Bob Filner, the mayor of San Diego, Calif., has recently been besieged by a sexual harassment suit filed against him by his former communications director. The City of San Diego is named as a co-defendant in the lawsuit.
Several other women also accused Filner of harassment. Some of the conduct allegedly took place during his five terms in Congress, before he was elected mayor of San Diego last year.
Last week, Filner’s attorney sent a letter to the San Diego City Attorney, asking the city to pay Filner’s legal fees associated with the sexual harassment allegations. In what many perceive as a bold move, Filner’s attorney, Harvey Berger, criticized the city for not providing anti-harassment training to Filner.
Filner argues that because the city did not take all actions to reasonably prevent harassment from occurring, the city may be absolutely liable for any of his alleged misconduct and should pay to defend him.
According to Berger, Filner never received anti-harassment training the entire time he served in Congress from 1993 to December 2012.
Filner claims he was supposed to receive such training from the city after becoming mayor, but the trainer canceled and never rescheduled the training.
“There is very, very good reason for mandatory sexual harassment training,” Berger said. “If nothing else, it makes people think about the subject and how they interact with fellow employees. Had the city provided mandatory sexual harassment training to Mayor Filner, [the plaintiff] may never have brought her lawsuit.”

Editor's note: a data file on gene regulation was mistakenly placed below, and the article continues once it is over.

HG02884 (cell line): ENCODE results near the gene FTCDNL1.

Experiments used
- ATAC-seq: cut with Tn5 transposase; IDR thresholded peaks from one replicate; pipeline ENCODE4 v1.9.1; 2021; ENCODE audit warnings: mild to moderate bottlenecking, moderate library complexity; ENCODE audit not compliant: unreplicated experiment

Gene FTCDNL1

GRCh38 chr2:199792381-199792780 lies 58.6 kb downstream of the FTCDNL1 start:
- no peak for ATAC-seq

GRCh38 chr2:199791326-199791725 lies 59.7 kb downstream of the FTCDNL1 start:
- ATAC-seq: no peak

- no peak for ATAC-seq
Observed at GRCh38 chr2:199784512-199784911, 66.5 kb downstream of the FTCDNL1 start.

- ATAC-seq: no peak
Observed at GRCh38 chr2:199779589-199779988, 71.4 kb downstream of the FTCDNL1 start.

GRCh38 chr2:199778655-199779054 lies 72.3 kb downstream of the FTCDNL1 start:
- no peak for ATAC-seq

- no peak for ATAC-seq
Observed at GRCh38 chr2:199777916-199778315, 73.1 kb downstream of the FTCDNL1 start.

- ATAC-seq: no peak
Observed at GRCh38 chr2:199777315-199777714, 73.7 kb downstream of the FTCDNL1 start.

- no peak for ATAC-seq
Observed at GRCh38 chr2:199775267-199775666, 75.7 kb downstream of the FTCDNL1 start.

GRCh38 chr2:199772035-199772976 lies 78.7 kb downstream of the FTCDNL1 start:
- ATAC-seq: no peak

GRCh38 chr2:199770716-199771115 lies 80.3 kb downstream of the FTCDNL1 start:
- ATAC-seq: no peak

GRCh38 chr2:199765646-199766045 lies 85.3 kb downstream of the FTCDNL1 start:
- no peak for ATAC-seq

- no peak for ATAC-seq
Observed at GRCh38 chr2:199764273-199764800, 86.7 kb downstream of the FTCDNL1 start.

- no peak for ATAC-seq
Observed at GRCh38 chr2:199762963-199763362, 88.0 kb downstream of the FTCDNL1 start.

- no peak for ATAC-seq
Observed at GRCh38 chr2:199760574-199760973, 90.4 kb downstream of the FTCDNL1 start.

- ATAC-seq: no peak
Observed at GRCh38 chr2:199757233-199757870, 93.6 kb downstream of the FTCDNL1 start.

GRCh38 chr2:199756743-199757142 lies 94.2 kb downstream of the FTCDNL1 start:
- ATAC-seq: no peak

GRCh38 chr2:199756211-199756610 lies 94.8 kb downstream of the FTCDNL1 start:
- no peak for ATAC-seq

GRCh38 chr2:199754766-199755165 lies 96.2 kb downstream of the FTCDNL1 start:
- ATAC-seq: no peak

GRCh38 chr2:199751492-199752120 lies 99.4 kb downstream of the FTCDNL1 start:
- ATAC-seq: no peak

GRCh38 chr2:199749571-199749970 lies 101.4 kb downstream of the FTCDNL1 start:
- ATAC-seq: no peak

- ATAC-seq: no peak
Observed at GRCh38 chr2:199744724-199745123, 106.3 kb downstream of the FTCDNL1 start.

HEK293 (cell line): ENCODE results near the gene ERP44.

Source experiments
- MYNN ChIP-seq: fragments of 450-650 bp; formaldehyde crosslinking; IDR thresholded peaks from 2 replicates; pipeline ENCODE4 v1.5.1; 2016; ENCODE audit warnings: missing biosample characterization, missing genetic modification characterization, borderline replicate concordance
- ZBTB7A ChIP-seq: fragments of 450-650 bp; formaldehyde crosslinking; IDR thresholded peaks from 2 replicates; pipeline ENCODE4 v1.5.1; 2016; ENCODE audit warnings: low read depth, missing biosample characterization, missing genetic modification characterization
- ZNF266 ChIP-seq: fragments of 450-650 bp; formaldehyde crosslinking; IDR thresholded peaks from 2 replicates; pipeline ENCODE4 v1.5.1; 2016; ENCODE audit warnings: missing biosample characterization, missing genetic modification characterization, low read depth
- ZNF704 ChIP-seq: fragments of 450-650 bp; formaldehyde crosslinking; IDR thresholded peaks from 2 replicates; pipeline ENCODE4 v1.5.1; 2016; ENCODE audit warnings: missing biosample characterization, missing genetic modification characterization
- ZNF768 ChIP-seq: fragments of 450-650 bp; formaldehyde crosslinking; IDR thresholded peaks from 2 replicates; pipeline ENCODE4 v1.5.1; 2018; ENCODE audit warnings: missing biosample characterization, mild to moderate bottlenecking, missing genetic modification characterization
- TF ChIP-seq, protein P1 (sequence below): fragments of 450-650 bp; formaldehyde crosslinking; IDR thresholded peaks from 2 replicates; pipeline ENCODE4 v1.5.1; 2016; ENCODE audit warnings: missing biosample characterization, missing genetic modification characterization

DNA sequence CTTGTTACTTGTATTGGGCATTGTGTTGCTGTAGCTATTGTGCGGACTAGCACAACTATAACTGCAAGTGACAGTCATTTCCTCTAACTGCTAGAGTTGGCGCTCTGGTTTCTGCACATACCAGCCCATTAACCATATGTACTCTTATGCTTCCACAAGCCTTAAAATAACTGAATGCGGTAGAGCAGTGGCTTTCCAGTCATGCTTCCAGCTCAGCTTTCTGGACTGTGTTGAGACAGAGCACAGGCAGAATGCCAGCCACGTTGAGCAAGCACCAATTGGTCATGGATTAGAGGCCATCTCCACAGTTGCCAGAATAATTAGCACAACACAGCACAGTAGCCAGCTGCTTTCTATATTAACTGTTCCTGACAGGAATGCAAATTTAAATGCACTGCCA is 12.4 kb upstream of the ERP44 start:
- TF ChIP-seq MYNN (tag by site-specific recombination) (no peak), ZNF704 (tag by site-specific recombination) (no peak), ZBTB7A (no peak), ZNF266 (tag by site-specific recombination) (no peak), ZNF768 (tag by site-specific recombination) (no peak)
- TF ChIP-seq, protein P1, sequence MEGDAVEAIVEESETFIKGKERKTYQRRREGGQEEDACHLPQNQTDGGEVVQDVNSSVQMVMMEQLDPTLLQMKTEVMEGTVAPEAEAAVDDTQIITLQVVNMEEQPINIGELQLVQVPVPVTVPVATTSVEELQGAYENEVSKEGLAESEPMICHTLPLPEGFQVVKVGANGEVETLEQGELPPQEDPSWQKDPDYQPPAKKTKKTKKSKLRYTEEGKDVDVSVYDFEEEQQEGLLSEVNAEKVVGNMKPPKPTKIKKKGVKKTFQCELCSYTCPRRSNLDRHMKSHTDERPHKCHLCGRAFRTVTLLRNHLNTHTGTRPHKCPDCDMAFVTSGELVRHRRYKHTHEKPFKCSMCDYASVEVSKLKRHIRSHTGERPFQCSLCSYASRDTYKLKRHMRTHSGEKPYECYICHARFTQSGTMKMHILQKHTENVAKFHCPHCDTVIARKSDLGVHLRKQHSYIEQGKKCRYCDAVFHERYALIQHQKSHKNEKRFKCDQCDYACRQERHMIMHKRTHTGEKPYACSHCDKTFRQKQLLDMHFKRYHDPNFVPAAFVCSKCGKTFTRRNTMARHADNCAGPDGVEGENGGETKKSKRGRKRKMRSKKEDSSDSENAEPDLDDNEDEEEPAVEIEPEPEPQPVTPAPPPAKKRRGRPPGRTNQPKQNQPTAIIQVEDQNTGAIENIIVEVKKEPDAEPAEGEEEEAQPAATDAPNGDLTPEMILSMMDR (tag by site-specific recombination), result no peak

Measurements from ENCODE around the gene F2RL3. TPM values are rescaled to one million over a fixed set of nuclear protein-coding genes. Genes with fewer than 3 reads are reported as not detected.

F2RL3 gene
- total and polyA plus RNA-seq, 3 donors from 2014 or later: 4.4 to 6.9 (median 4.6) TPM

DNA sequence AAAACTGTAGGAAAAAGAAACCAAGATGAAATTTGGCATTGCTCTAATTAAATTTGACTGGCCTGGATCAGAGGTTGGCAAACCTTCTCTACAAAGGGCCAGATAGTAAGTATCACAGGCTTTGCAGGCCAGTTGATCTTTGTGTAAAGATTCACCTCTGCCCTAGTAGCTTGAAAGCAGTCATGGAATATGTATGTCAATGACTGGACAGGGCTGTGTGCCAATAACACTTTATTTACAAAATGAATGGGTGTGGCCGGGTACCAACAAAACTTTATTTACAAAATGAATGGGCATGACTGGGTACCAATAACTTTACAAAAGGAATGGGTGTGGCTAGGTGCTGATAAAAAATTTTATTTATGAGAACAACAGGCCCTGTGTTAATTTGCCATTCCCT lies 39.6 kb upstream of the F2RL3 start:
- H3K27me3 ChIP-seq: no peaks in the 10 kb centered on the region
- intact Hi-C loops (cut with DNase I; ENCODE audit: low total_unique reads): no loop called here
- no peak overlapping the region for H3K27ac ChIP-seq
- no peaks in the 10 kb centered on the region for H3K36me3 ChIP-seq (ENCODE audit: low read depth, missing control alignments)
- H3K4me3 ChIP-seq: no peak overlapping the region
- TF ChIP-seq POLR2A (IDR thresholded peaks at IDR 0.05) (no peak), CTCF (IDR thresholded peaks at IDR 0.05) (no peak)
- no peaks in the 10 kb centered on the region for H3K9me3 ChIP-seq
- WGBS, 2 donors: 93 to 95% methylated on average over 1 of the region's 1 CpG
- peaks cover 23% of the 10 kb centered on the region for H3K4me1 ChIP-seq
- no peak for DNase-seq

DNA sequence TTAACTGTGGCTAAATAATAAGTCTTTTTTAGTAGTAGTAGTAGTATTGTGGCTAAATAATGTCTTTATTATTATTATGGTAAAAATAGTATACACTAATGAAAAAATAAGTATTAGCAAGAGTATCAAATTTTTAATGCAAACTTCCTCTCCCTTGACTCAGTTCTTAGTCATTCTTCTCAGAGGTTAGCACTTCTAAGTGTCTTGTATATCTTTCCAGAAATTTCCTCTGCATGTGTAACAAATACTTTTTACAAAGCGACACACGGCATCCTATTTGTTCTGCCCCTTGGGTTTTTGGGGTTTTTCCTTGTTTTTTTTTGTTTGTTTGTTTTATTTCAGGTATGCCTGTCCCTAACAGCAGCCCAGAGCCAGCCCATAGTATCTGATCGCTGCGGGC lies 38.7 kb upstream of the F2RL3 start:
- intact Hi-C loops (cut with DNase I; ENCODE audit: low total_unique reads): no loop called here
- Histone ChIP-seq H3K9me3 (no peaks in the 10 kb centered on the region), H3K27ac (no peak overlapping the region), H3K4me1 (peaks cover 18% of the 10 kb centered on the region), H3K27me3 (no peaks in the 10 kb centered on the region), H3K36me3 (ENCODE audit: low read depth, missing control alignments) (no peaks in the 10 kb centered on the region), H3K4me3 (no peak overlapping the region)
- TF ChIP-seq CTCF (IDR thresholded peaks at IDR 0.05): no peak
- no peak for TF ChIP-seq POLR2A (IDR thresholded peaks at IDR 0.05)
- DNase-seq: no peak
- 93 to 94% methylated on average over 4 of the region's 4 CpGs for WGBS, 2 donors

Other reports describe the situation differently and claim that Filner’s staff canceled the training that the city had set up. The city unanimously voted to refuse the request for legal representation.
Although Filner’s claimed ignorance of the law may not make him exempt; it’s true that the city is obligated to provide anti-harassment training to its supervisors.
California employers with 50 or more employees must provide sexual harassment prevention training to all supervisors in California. Training must take place within six months of hire or promotion and every two years thereafter.
Employers should remember that taking steps to prevent harassment can minimize employer liability for sexual harassment.
2013 is a mandatory sexual harassment prevention training year for most employers. CalChamber's updated California Harassment Prevention training course is now available, and the course is offered in English and Spanish.
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- Offer expires September 30, 2013.